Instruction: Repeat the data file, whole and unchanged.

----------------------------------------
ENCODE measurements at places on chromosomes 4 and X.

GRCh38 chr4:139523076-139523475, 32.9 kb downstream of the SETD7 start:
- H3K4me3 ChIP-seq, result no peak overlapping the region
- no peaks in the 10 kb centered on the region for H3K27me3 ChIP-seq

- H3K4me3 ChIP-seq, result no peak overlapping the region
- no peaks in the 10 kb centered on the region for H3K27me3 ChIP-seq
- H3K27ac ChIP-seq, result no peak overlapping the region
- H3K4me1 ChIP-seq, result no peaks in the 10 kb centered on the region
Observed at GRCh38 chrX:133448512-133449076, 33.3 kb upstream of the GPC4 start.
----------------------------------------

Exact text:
ENCODE measurements at places on chromosomes 4 and X.

GRCh38 chr4:139523076-139523475, 32.9 kb downstream of the SETD7 start:
- H3K4me3 ChIP-seq, result no peak overlapping the region
- no peaks in the 10 kb centered on the region for H3K27me3 ChIP-seq

- H3K4me3 ChIP-seq, result no peak overlapping the region
- no peaks in the 10 kb centered on the region for H3K27me3 ChIP-seq
- H3K27ac ChIP-seq, result no peak overlapping the region
- H3K4me1 ChIP-seq, result no peaks in the 10 kb centered on the region
Observed at GRCh38 chrX:133448512-133449076, 33.3 kb upstream of the GPC4 start.